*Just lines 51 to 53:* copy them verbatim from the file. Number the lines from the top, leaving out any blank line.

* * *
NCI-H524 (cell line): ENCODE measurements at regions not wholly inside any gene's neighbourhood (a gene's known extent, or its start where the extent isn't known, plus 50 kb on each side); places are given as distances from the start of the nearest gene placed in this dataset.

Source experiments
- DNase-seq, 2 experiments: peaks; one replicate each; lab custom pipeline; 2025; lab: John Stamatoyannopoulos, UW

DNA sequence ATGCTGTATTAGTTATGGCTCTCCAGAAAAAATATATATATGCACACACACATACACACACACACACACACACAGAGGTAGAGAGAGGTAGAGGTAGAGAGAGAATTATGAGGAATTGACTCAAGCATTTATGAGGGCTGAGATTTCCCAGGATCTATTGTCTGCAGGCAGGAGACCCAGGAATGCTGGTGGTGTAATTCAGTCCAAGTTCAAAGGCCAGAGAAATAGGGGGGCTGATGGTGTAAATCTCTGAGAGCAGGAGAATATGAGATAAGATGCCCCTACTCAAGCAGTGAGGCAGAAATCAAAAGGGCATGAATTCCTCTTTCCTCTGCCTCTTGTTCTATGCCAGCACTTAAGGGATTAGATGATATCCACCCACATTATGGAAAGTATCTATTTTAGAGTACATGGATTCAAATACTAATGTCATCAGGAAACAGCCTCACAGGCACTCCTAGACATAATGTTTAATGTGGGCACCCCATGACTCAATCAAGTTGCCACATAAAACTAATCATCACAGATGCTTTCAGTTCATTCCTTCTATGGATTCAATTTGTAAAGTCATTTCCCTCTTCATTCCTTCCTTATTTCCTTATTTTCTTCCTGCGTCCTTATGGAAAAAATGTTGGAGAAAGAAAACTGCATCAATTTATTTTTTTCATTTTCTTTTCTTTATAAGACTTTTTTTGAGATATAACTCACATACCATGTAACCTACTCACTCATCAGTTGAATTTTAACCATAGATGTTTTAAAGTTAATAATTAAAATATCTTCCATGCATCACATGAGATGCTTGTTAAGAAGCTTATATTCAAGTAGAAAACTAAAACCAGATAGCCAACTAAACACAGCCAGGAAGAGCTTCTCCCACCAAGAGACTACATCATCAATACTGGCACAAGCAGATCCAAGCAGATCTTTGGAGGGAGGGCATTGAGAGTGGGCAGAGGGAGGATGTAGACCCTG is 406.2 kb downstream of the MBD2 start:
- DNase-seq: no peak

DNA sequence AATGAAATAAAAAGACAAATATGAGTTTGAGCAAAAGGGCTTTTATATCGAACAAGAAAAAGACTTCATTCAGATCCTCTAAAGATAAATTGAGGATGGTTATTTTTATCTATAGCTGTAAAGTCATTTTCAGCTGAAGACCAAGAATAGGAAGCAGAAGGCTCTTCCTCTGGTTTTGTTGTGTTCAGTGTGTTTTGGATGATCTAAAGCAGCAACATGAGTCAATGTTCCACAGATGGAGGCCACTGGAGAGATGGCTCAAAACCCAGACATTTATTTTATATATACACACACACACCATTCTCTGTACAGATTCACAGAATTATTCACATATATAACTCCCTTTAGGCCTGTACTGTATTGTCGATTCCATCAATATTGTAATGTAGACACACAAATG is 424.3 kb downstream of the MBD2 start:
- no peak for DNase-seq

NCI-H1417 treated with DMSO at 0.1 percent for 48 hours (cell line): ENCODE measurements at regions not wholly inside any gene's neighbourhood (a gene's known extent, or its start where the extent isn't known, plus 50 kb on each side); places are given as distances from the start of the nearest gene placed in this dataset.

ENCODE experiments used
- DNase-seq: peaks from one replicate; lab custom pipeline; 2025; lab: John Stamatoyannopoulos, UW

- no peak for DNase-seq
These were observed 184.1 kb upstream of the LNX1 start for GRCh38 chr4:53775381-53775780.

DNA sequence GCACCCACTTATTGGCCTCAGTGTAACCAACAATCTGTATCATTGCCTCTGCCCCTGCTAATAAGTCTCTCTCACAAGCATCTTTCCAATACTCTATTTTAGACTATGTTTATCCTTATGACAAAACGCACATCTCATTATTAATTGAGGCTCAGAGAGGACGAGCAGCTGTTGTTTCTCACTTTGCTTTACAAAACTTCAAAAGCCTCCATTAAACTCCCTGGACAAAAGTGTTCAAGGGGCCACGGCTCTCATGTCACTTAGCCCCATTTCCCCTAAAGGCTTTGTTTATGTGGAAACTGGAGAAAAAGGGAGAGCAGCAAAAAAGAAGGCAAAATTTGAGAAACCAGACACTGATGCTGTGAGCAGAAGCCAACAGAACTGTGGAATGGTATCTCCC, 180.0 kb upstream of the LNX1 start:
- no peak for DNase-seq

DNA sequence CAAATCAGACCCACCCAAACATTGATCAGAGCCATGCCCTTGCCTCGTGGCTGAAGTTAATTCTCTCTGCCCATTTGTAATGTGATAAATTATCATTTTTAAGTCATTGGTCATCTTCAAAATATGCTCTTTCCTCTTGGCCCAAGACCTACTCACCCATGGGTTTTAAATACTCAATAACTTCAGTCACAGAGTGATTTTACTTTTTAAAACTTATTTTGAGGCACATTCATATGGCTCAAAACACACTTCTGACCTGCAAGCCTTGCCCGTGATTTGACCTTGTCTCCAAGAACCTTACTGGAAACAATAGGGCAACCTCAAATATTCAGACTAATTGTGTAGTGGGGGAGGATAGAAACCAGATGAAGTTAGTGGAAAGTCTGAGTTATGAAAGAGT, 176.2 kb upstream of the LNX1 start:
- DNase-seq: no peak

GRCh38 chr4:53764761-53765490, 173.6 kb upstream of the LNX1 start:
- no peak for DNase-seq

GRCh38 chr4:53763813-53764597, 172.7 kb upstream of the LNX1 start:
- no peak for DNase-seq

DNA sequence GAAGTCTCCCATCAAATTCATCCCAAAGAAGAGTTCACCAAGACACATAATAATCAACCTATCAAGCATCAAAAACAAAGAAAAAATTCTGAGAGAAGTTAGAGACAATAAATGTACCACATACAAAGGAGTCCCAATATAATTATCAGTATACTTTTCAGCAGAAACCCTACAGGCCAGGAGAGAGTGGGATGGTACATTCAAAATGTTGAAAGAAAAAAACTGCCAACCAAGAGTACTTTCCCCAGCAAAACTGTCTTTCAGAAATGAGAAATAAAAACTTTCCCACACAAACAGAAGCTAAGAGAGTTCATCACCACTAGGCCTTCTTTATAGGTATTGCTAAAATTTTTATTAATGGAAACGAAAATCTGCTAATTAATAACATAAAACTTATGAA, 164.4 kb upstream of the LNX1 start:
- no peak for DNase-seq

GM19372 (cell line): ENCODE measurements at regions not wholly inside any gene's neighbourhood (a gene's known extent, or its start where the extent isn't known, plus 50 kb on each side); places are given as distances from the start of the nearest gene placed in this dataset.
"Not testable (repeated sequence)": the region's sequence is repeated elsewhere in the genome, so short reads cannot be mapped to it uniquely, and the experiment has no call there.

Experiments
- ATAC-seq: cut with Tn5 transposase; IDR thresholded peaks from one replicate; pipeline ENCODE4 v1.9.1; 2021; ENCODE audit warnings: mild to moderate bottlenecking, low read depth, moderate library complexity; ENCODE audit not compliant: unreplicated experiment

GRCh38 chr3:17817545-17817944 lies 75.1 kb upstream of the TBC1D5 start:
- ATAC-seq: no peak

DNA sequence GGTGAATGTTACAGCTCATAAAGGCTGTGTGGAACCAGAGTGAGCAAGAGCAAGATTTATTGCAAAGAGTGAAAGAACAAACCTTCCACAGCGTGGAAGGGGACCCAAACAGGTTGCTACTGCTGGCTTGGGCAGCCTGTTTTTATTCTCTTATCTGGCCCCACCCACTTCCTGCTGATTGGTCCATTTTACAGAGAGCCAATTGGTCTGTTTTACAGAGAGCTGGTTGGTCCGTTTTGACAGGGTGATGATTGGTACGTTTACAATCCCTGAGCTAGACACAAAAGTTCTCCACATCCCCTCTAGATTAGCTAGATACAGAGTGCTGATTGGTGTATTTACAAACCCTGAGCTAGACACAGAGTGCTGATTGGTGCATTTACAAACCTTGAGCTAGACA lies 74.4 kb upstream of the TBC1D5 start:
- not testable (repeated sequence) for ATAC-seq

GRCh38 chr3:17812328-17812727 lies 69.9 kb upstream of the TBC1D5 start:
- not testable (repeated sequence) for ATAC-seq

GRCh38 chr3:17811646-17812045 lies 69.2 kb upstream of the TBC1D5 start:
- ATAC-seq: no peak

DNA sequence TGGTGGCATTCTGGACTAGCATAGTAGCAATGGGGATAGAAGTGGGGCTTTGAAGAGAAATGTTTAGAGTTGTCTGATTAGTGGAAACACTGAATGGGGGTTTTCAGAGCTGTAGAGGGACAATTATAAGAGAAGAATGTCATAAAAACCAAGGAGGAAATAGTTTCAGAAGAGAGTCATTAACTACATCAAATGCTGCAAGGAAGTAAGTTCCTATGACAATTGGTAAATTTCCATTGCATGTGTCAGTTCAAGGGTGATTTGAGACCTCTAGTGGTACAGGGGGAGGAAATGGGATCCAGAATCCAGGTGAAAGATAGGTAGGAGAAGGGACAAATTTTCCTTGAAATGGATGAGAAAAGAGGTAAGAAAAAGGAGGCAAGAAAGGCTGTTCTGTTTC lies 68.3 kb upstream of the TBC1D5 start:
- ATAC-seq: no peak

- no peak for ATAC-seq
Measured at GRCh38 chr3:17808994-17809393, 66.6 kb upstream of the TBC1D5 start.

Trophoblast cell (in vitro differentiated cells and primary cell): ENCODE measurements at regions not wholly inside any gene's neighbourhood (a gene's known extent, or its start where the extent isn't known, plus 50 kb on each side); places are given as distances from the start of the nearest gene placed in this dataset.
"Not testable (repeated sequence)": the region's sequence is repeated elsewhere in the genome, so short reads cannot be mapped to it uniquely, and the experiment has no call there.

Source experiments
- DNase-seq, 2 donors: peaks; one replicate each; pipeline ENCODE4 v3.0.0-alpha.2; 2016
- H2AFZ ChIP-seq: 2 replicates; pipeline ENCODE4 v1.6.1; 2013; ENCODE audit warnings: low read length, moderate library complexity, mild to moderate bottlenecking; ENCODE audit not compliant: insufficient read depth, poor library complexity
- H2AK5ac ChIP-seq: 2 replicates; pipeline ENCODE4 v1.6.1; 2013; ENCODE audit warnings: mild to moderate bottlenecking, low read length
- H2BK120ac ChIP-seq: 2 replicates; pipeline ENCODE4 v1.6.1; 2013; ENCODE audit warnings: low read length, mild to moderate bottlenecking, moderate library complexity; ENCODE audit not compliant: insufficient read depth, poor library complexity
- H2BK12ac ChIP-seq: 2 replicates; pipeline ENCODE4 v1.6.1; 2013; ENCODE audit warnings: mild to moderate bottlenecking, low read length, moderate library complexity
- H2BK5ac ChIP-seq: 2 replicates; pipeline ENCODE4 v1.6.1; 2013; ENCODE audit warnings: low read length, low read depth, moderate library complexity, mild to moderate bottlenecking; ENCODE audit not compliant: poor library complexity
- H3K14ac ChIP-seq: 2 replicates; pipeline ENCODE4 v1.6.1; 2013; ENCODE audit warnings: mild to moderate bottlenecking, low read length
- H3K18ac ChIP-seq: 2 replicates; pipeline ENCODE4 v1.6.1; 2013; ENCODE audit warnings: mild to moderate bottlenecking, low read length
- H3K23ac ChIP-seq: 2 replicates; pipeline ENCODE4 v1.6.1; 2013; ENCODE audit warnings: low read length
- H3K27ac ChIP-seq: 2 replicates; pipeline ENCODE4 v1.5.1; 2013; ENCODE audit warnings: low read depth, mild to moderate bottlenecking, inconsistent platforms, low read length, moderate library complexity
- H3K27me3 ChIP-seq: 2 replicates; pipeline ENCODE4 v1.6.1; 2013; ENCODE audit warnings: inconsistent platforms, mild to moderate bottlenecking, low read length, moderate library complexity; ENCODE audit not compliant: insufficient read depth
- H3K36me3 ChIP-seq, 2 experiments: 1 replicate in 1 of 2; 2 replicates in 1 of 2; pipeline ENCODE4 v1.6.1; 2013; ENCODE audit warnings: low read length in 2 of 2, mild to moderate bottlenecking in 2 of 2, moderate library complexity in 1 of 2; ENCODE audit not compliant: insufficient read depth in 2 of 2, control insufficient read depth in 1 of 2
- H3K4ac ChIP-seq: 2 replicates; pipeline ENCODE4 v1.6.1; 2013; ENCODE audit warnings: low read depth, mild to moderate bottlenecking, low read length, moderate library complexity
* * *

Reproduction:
- H3K27ac ChIP-seq: 2 replicates; pipeline ENCODE4 v1.5.1; 2013; ENCODE audit warnings: low read depth, mild to moderate bottlenecking, inconsistent platforms, low read length, moderate library complexity
- H3K27me3 ChIP-seq: 2 replicates; pipeline ENCODE4 v1.6.1; 2013; ENCODE audit warnings: inconsistent platforms, mild to moderate bottlenecking, low read length, moderate library complexity; ENCODE audit not compliant: insufficient read depth
- H3K36me3 ChIP-seq, 2 experiments: 1 replicate in 1 of 2; 2 replicates in 1 of 2; pipeline ENCODE4 v1.6.1; 2013; ENCODE audit warnings: low read length in 2 of 2, mild to moderate bottlenecking in 2 of 2, moderate library complexity in 1 of 2; ENCODE audit not compliant: insufficient read depth in 2 of 2, control insufficient read depth in 1 of 2